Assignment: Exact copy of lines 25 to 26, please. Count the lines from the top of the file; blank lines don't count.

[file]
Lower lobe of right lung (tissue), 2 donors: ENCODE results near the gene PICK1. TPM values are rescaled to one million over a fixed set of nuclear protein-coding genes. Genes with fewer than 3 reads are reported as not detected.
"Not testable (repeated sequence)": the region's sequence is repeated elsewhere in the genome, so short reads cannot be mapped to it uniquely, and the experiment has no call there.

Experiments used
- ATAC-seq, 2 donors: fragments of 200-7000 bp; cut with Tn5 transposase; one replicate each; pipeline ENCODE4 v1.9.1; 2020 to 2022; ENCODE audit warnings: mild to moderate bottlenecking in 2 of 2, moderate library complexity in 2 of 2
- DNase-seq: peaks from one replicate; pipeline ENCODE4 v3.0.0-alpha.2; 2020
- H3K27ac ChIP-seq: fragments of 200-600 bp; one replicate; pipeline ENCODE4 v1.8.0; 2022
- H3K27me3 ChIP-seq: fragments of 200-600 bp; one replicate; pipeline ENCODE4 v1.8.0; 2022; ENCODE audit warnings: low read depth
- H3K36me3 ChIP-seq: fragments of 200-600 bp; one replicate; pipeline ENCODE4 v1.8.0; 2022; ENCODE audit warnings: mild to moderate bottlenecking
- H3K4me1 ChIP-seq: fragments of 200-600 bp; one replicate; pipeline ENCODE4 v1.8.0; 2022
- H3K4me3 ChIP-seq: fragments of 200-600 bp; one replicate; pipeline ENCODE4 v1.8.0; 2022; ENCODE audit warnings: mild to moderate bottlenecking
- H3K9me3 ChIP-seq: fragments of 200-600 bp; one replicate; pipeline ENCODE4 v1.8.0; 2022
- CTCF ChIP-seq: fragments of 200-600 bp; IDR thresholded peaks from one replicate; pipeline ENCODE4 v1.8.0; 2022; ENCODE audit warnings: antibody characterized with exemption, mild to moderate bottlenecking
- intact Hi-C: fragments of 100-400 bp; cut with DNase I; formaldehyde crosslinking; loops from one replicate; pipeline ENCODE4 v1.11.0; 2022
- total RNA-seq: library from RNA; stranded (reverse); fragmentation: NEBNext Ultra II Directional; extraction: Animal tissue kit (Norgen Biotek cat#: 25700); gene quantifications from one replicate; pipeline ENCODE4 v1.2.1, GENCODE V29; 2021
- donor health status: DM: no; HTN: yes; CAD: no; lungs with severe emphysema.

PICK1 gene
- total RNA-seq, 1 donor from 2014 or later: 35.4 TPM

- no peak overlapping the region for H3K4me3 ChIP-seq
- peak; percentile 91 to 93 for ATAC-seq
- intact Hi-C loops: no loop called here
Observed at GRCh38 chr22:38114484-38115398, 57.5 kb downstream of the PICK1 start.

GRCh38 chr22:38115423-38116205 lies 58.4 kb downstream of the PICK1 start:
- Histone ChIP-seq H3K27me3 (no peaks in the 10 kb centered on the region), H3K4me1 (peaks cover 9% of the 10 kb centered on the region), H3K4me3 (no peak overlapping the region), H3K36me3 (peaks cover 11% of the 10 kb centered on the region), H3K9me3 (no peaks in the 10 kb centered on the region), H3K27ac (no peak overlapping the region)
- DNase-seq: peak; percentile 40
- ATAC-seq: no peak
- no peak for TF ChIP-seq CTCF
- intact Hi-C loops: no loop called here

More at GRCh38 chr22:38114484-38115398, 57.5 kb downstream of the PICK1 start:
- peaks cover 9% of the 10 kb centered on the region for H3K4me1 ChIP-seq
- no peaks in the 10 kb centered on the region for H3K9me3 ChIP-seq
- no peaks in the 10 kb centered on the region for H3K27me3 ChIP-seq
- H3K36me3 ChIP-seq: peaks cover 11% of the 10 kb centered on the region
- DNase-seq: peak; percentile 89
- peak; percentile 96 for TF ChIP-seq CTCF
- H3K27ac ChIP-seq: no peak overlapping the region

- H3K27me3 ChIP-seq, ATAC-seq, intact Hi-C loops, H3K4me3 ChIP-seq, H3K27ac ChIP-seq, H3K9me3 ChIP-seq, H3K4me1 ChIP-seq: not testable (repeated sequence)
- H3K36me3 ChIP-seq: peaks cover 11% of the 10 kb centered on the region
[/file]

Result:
- ATAC-seq: no peak
- no peak for TF ChIP-seq CTCF